Anne Barnhill, who spends much of her literary time these days in 16th-century England, steps into a different world to review a book by a fellow North Carolina writer.
By Anne Barnhill
THE BANKER’S GREED. By p.m. terrell and T. Randy Stevens. Drake Valley Press, Palari Publishing. 441 pages. $16.95, paperback.
p.m. terrell is a North Carolina writer with six novels under her belt, but most Tarheels haven’t heard her name. That situation may be about to change with The Banker’s Greed, which terrel hopes will be her breakout book. Her partner in “crime” is T. Randy Stevens, chairman of the board and CEO of First Farmers and Merchants Bank in Tennessee. Together, this duo creates an action-packed tale of kidnapping within a dysfunctional family, the Palmers, who have been established as “old money” in Tennessee for three generations.
Jessie Palmer is about to graduate from law school when she is abducted and held for ransom by two thugs. Her boyfriend, Nick, is a newspaperman from the wrong side of the tracks; for this reason, she has not yet told her parents about him. Her father, Vincent Palmer, is a man used to getting his way – he owns most of the county and has connections all the way to the governor’s office. His wife, Meg, is an alcoholic accustomed to being overruled by her difficult husband. Once Vincent realizes his daughter has been kidnapped, he pushes every button he can to get her back safely. That includes trying to shove past FBI agents Grant Bailey and his partner, Ivory Lang, in his eagerness to give the kidnappers what they want in return for his daughter’s life.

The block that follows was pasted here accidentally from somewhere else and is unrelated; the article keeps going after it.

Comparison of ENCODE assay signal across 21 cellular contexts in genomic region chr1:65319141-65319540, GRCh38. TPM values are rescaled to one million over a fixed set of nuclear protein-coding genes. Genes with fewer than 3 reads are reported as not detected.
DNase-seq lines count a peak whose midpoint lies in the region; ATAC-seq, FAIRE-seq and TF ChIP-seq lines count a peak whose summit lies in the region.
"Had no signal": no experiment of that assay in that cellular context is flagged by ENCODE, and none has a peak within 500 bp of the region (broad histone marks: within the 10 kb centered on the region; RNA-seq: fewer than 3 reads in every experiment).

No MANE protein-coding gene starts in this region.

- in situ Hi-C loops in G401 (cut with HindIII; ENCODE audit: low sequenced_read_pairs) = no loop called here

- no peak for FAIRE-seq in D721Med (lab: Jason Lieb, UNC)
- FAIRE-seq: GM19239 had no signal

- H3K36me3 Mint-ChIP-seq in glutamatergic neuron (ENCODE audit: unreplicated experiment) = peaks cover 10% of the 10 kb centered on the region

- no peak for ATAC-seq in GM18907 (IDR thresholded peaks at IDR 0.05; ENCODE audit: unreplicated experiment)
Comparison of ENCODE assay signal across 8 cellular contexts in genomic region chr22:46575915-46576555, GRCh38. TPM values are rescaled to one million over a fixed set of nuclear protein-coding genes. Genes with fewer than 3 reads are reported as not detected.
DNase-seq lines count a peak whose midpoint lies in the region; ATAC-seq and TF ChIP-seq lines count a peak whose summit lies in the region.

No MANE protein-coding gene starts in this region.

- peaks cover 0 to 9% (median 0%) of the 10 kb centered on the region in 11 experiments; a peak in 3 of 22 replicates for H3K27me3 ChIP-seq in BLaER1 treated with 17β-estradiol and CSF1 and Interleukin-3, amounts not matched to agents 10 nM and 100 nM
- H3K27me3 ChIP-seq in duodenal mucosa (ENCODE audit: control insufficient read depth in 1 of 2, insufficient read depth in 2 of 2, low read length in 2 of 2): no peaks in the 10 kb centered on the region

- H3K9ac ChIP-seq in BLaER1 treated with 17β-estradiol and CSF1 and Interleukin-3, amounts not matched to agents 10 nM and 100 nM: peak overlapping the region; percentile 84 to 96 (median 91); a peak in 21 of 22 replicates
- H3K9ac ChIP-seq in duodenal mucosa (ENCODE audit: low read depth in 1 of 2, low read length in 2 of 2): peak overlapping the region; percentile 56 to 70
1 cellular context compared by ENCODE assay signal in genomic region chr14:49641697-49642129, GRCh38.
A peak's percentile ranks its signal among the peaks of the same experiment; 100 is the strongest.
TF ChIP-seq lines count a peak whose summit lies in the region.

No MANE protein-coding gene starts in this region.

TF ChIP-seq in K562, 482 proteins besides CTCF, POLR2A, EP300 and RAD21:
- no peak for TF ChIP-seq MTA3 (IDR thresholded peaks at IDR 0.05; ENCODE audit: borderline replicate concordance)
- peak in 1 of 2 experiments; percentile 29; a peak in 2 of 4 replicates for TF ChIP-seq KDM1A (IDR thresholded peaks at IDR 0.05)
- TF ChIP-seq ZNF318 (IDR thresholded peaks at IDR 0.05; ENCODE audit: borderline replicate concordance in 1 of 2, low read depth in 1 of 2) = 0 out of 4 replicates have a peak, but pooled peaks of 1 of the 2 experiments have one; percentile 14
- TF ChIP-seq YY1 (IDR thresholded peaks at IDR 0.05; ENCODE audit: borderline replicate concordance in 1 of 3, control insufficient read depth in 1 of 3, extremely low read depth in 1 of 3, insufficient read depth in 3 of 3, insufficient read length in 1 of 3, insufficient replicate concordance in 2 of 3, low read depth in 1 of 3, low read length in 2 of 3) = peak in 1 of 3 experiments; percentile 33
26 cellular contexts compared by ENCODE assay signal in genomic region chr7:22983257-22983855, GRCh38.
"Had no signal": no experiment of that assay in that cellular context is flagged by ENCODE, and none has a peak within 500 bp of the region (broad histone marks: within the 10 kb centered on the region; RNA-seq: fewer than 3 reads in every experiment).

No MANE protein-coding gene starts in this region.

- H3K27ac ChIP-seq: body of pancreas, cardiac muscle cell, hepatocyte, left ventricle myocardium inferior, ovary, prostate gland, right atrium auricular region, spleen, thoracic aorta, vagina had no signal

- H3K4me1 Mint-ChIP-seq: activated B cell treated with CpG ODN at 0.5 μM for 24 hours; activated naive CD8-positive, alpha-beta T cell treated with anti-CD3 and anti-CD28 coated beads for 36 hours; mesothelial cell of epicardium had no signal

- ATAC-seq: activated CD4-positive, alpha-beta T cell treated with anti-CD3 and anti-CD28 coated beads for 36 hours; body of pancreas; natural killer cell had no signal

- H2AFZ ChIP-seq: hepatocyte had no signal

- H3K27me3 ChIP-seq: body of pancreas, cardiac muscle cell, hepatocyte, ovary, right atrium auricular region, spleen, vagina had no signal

As the kidnappers take Jessie on a wild ride in the back of a truck, she fights back with every available weapon – she kicks, bites, fights against her kidnappers, only to be slugged senseless several times. She witnesses Brainiac (her nickname for the thug in charge) slice Brutus’ skull in half with an axe and, much to her shock and dismay, she hears her father’s voice outside the shack where she is being held, sounding as if he is the one who has instigated her abduction.
As events continue to spin out of control, Jessie’s personality undergoes a change. Whether caused by post-traumatic stress syndrome or the idea of her father’s betrayal, Jessie becomes someone haunted by what has happened to her, seeing and hearing Brainiac and Brutus on every street corner. She becomes more and more difficult to like as she argues with her long-suffering boyfriend over trivia.
In her search for what really happened to her, Jessie discovers some unpleasant truths about her family and herself.
If you like action-packed crime stories with a twist, you’ll enjoy reading The Banker’s Greed.